KLM Podcasts – Episode 5 –  Redemption in India

KLM Podcasts – Episode 5 – Redemption in India


This is audio from a vacation
film of two special people hanging out on a
beach in Greece. This is Ries van Rijn. Smile! That’s beautiful. And this is the famous
fashion designer Jean Paul Gaultier. How do I stop it? Where? You say stop and it stops. No. No. It’s the 90s. Ries and Jean Paul
are friends, lovers and co-workers.. And that’s actually
kind of amazing, because… they both come from two totally different worlds. Gaultier is… well he’s… Gaultier! The epitome of
outrageous outspoken, Paris fashion. Ries van Rijn by comparison is from a small conservative fishing village in the Netherlands. And this.. is Ries’ sister Vera. We have a special
connection. Ries was supposed
to grow up get married to a
local girl and become a hairdresser. Instead, he became a fashion model Amsterdam trans-icon and a famous fixture in Europe’s gay scene. He partied with Madonna had cocktails with
Freddie Mercury. You may not know
his name but Ries was the
face and the body of many massive international
ad-campaigns. But… let’s just push the
pause button here. This story is not about Ries or even Jean Paul Gaultier. This story is about Ries’ sister… Vera. Vera van Rijn was more than
Ries’ sister. She was his confidant and the keeper of his secrets. It’s a story that
finally takes us all the way to New Delhi a hectic polluted but beautiful place. Smells, colors and
sound abound. And…. it’s a place Vera would go to to get her life back…. Hi, I’m Jonathan Groubert and this is The Journey. The Journey is an
original podcast from KLM Royal
Dutch Airlines where we meet
extraordinary people whose lives are
transformed by travel. Vera van Rijn lives
in Volendam a small fishing village in the Netherlands just a 30 minute drive and a world away from the capital
Amsterdam. This is the place where she
and Ries grew up. Now, Vera’s apartment is exceptionally tidy in that Dutch way. The walls are white and there’s a collection of
angels and other Catholic paraphernalia neatly positioned around
the windows. But there’s one
small corner with brightly colored
bells and elephants and a
traditional drawing. Souvenirs of India. Vera only just got
back from there a few months ago. She’s in her early sixties and has gone
abroad before but the trip to India was different. This was the closing chapter
to a personal epic that started in the 1970s. Vera and Ries came from a big family. My father and mother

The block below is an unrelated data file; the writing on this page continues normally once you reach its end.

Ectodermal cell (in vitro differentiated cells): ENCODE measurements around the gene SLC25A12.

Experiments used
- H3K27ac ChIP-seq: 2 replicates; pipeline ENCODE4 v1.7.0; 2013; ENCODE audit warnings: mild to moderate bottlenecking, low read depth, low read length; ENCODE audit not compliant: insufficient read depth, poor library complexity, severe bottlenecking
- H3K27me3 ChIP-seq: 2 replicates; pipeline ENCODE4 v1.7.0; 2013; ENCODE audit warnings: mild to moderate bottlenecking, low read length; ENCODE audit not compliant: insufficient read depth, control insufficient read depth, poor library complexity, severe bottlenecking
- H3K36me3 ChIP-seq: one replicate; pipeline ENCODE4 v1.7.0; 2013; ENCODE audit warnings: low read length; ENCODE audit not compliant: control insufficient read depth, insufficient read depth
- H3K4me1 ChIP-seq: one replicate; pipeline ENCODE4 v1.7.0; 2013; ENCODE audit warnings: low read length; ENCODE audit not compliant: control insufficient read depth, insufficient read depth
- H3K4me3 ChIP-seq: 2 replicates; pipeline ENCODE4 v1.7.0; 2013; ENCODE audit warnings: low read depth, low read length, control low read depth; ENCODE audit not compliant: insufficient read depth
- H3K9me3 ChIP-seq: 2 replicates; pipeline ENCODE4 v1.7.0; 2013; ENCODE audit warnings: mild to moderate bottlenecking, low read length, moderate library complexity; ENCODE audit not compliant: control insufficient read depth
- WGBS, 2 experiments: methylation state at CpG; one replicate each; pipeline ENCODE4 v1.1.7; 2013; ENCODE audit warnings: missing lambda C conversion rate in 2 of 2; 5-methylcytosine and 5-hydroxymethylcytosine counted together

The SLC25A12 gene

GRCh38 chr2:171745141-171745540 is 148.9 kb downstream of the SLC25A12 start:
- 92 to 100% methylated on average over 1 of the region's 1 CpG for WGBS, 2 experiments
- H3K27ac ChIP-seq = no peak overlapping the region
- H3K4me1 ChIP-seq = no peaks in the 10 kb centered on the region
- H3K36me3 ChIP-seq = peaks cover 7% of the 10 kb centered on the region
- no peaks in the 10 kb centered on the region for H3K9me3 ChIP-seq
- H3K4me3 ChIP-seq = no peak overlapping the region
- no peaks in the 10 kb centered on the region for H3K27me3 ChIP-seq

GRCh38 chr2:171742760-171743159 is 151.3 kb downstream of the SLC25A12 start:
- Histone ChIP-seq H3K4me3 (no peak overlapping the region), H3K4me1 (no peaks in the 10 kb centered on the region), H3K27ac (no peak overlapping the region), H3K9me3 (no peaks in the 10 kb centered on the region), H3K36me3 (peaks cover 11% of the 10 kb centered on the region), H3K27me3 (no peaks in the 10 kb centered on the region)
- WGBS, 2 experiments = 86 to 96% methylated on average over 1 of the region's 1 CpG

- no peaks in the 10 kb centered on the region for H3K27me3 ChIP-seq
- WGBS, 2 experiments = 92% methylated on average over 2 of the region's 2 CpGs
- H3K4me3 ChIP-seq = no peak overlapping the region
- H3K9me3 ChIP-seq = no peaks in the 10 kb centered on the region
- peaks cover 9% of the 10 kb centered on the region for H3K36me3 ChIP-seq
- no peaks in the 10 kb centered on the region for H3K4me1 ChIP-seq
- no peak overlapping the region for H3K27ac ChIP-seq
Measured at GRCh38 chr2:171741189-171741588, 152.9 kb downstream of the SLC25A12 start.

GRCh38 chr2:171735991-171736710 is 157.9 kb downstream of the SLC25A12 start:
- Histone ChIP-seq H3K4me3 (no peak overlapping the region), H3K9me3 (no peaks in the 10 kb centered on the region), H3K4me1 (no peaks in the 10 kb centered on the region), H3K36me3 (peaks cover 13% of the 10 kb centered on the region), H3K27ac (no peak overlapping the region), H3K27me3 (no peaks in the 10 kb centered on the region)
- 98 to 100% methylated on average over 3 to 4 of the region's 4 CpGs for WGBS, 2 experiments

have nine children. Vera and I spoke in English but as you can hear she doesn’t speak
it every day and often falls
back into Dutch. Nine kids? Which one were you? Ah, number three. You were third? Yeah. The first girl. The first girl. And Ries was which one? Ruud Sam Vera Marian Frieda Ries. Six. He was the sixth? Yeah. Vera is ten years older
than her brother and she practically
raised him. Everyone agrees Ries’ blond curls and gentle character made him different. Really different. I bought my first lingerie. You know bra and a… And an underwear? Yeah. And my youngest brother he… he do this [sound effect]. He made a slingshot from your panties? Yeah. He make fun of it and I come to
my bedroom and Ries had my underwear on. So I go to my mother and I said to my mother ‘ma… I don’t know…’ And my mother says: ‘Sweetie… I give him too
few hormones’. Vera says that when
Ries was four he would parade
around in his sister’s dresses and stiletto heels. He loved to go clothes
shopping with Vera sparking a lifelong interest in fashion and fabrics. When Ries was 10 he asked his
older sister if there are men who love other men. Neither Vera nor Ries even knew the word ‘gay’. So how old were you when you realised he was gay? I think twenty-three. You were twenty-three? And you still didn’t
have a word for gay? No. As Ries grew up Volendam became less like home. People whispered “We pray he will be
normal someday.” His mother even
encouraged him to… find a nice girl. Vera, in the meantime became a married
mother of two. She cleaned houses
in Amsterdam several times a week for some extra cash… Ries came with her to
Amsterdam one time and had his mind… blown. Amsterdam is cosmopolitan liberal and free. Gay men walk the streets openly holding hands. He didn’t see that
in Volendam. It was just like
a sponge. He saw funny people he saw gay people. Unsurprisingly Ries started going
to Amsterdam a lot. Ries was eighteen. Then he go one night to Amsterdam. And then he go three
days in Amsterdam. And then he said to my mother ‘I go to live in Amsterdam’. And my mother thought ‘yeah.. that’s right’. He told me that he
want to be free. You got all
the gay bars. And he loved that. The freedom of the sex the drugs the transformations the dresses the underwears the everything. Ries moved in with a friend from the gay-scene and quickly became a fixture of the city’s nightlife. Some called late 1980s Amsterdam the gay capital of the world. The great chronicler of
Dutch street life the photographer
Ed van der Elsken asked Ries and his
close friends to pose for him. In one shot Ries casts a sultry
gaze into the camera. He seems perfectly at ease. Perfectly cool. This photo later would
symbolize this period in Amsterdam’s history: freewheeling, confident and totally unaware of what was about to happen. By this time Vera had become a prim and proper conservative Volendam housewife and mother. But she traveled to